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Literary Agent Search

13 Apr

I’ve heard many people say that they are searching for the perfect agent. As if there is only one perfect agent for them.

I disagree.

Authors works tirelessly combing the internet and publications for agents that are ‘perfect’ for them, when in reality there are many ideal agents available.

That’s not to say it’s easy finding an agent (perfect or otherwise). Of course you weed out the ones who do not represent your genre (fiction, mystery, sci-fi, biography, history etc.) or specific audience (PB, MG, YA). That still leaves several hundred who do. Then you search for those who represent specifically what you have written. My recommendation is that you cast your net wide. (Remember when your mother told you there are plenty of fish in the sea?) Even though you may think your story is a good fit for a particular agent there are countless reasons why you may not be offered a contract. Some have a heavy workload and cannot take on new talent. Some have something else like yours in their catalog already. Some are in the process of changing their focus. Some are closed to submissions when you’re ready to publish. Some may have left the business altogether.

And so the dreaded rejections pile up, usually in two categories, the Ignore, in which case you just don’t hear from the agent at all or the Form rejections, for example your story didn’t move them, your main character didn’t speak to them, it doesn’t fit their needs, etc. Every once in a while you’ll receive a personalized rejection specifically stating what they liked about your story and either the reason they passed on it or a suggestion to improve the story and your chances of getting published.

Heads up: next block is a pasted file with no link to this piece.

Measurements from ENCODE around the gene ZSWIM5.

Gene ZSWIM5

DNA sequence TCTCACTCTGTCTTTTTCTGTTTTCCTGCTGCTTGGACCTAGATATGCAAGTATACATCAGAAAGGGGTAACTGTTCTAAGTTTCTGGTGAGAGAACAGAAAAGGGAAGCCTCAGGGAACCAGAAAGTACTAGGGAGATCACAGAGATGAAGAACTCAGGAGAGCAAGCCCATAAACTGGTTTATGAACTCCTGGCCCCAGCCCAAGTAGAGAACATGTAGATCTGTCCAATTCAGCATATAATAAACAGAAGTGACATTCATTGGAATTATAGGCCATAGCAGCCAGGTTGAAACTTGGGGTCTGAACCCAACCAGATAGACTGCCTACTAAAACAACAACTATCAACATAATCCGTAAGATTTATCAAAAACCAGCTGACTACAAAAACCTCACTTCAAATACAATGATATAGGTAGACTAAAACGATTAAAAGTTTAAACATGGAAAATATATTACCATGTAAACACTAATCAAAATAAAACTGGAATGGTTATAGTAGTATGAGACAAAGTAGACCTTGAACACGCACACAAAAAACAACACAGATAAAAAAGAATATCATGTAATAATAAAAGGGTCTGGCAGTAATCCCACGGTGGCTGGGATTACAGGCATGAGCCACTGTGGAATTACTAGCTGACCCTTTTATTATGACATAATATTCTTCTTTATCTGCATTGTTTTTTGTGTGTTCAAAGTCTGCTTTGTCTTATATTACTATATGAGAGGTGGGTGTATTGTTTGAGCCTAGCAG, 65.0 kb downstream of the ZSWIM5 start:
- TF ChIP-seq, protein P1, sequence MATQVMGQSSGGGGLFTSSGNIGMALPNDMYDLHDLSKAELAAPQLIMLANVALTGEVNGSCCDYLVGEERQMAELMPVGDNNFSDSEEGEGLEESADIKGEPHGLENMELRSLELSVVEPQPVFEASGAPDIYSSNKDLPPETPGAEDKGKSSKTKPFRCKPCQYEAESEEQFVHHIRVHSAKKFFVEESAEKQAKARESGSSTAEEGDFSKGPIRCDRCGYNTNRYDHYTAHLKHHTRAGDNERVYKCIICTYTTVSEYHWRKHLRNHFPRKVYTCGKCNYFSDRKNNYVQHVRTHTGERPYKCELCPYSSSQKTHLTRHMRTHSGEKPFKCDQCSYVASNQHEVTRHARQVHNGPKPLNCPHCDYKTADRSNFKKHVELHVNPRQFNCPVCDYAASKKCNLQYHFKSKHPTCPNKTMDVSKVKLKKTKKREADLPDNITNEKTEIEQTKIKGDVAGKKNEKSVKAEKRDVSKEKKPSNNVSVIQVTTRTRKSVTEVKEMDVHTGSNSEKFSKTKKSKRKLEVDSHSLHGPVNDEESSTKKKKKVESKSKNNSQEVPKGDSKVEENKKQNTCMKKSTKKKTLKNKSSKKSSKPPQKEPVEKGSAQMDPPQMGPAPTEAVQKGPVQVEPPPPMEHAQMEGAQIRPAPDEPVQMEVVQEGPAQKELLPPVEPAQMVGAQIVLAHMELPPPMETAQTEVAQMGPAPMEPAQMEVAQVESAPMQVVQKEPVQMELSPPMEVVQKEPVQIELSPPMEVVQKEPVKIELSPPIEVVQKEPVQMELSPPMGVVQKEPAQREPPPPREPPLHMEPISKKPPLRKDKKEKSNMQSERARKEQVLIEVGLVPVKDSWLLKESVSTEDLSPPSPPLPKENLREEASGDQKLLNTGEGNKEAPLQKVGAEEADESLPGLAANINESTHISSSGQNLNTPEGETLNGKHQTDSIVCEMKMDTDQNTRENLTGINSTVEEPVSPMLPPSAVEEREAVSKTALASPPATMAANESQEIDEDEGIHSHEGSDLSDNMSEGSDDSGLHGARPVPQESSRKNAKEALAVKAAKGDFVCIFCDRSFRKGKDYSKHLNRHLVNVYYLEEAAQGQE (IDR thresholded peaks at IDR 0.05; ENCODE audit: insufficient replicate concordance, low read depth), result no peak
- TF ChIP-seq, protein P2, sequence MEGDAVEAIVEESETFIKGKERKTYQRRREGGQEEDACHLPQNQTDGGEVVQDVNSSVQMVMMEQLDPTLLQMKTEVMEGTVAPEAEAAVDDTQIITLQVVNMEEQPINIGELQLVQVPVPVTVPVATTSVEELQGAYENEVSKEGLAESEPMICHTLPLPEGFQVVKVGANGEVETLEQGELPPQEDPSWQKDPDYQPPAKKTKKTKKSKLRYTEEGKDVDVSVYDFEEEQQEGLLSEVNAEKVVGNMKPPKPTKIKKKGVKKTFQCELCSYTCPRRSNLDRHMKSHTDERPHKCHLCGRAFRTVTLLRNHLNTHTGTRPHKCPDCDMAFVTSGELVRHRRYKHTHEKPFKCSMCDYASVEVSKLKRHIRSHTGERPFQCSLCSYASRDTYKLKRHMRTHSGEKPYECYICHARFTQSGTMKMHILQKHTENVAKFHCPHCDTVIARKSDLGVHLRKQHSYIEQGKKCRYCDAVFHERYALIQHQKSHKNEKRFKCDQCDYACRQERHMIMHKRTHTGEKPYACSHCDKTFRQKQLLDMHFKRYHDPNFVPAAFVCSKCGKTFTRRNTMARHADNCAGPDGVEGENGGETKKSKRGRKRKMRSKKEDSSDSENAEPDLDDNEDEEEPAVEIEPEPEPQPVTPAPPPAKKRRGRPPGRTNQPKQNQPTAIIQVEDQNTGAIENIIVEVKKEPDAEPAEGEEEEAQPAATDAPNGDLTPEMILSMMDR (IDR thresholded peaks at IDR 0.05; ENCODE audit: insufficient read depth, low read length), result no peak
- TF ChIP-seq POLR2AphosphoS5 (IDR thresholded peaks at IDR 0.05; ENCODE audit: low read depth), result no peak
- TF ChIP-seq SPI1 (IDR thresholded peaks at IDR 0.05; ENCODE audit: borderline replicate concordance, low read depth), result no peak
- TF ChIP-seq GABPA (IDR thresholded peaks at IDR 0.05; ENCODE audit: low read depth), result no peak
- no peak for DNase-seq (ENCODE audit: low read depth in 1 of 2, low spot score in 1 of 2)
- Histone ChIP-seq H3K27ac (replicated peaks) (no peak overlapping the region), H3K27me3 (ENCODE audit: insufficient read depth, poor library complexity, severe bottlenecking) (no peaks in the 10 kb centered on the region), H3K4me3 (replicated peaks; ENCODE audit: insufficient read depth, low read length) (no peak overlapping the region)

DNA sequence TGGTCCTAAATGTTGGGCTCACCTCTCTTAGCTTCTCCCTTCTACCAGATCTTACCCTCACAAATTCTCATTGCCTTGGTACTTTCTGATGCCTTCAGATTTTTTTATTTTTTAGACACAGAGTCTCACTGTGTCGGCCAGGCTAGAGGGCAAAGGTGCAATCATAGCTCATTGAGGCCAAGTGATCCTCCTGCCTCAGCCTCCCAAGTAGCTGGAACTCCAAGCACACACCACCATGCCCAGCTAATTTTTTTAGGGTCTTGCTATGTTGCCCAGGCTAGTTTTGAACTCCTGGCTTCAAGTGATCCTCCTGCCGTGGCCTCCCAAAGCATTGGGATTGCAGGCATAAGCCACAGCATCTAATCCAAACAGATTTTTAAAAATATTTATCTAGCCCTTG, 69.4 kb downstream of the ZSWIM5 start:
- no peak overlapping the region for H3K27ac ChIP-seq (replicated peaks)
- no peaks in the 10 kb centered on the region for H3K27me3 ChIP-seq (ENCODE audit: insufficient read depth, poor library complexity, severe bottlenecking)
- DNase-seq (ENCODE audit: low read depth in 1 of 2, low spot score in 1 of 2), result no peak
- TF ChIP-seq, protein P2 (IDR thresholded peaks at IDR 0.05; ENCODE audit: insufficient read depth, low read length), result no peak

What now? You’ve got a story you believe in but you’ve been rejected not only by your ‘dream’ agent but also several others who you were sure were as close to perfect as you could get. You must continue to submit. This is not the time to wallow in your grief. There really are more fish in the sea. Go back and cast your nets again.

You’ll never land an agent unless you persist. Agents are busy people. They have a list of clients (or they’re busy building their list). They are not out there searching the internet looking for your story… you must send your story to them.

And when you finally do find an agent who likes your work and wants to give you a contract… then and only then, have you found your

Hieroglyphics to Hashtags

19 Mar

The art of storytelling is as old as time. Many years ago I toured the caves of Altermira in Spain with my family. The cave drawings depict prehistoric tales of bison hunts, animal sightings, and survival signed with a handprint. I was filled with awe and pride that my ancestors may have authored these stories.

Fast forward several years and I have gone from hieroglyphics to hashtags in less than seven days.

Last week I was awed once more by the hieroglyphic stories of the ancient Egyptians. I visited the Cincinnati Museum Center with a friend to experience this as close to first hand as I may ever get.

With the ‘magic’ of modern technology, I tried my hand at writing with hieroglyphics on a computer screen.
I also stood inside a tomb with detailed instructions for the after-life. Sure wish I could read it!